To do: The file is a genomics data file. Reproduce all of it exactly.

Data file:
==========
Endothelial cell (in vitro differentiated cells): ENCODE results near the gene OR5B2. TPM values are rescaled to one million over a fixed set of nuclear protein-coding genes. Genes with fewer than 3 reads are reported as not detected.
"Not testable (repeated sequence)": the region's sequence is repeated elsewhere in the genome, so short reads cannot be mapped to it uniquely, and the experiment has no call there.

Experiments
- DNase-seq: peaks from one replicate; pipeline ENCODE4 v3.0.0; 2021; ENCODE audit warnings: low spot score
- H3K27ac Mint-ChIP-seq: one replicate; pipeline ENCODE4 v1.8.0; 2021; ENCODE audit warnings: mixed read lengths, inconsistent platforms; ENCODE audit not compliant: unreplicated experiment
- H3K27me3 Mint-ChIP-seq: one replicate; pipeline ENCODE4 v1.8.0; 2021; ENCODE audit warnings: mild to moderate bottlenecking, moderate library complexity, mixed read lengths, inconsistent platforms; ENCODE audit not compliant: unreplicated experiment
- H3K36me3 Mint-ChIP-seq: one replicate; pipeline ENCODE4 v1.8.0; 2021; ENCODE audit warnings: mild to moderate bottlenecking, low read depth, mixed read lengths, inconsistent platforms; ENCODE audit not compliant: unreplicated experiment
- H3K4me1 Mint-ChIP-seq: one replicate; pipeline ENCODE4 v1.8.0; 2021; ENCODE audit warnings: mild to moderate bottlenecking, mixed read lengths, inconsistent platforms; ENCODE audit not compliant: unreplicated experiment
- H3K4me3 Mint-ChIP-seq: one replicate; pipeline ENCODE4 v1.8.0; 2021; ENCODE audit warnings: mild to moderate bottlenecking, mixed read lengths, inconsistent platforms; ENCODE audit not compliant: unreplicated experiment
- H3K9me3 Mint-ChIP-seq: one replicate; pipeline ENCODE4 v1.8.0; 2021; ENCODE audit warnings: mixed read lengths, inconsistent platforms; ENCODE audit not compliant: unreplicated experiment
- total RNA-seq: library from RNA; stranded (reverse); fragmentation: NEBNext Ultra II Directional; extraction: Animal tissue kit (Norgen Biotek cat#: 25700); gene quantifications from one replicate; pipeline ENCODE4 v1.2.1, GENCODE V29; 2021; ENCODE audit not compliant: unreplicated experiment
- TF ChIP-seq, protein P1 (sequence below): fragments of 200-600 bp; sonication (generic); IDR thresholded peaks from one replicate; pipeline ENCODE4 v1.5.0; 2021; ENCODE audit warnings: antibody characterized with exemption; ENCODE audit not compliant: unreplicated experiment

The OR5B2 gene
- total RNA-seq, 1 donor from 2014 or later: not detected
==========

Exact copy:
Endothelial cell (in vitro differentiated cells): ENCODE results near the gene OR5B2. TPM values are rescaled to one million over a fixed set of nuclear protein-coding genes. Genes with fewer than 3 reads are reported as not detected.
"Not testable (repeated sequence)": the region's sequence is repeated elsewhere in the genome, so short reads cannot be mapped to it uniquely, and the experiment has no call there.

Experiments
- DNase-seq: peaks from one replicate; pipeline ENCODE4 v3.0.0; 2021; ENCODE audit warnings: low spot score
- H3K27ac Mint-ChIP-seq: one replicate; pipeline ENCODE4 v1.8.0; 2021; ENCODE audit warnings: mixed read lengths, inconsistent platforms; ENCODE audit not compliant: unreplicated experiment
- H3K27me3 Mint-ChIP-seq: one replicate; pipeline ENCODE4 v1.8.0; 2021; ENCODE audit warnings: mild to moderate bottlenecking, moderate library complexity, mixed read lengths, inconsistent platforms; ENCODE audit not compliant: unreplicated experiment
- H3K36me3 Mint-ChIP-seq: one replicate; pipeline ENCODE4 v1.8.0; 2021; ENCODE audit warnings: mild to moderate bottlenecking, low read depth, mixed read lengths, inconsistent platforms; ENCODE audit not compliant: unreplicated experiment
- H3K4me1 Mint-ChIP-seq: one replicate; pipeline ENCODE4 v1.8.0; 2021; ENCODE audit warnings: mild to moderate bottlenecking, mixed read lengths, inconsistent platforms; ENCODE audit not compliant: unreplicated experiment
- H3K4me3 Mint-ChIP-seq: one replicate; pipeline ENCODE4 v1.8.0; 2021; ENCODE audit warnings: mild to moderate bottlenecking, mixed read lengths, inconsistent platforms; ENCODE audit not compliant: unreplicated experiment
- H3K9me3 Mint-ChIP-seq: one replicate; pipeline ENCODE4 v1.8.0; 2021; ENCODE audit warnings: mixed read lengths, inconsistent platforms; ENCODE audit not compliant: unreplicated experiment
- total RNA-seq: library from RNA; stranded (reverse); fragmentation: NEBNext Ultra II Directional; extraction: Animal tissue kit (Norgen Biotek cat#: 25700); gene quantifications from one replicate; pipeline ENCODE4 v1.2.1, GENCODE V29; 2021; ENCODE audit not compliant: unreplicated experiment
- TF ChIP-seq, protein P1 (sequence below): fragments of 200-600 bp; sonication (generic); IDR thresholded peaks from one replicate; pipeline ENCODE4 v1.5.0; 2021; ENCODE audit warnings: antibody characterized with exemption; ENCODE audit not compliant: unreplicated experiment

The OR5B2 gene
- total RNA-seq, 1 donor from 2014 or later: not detected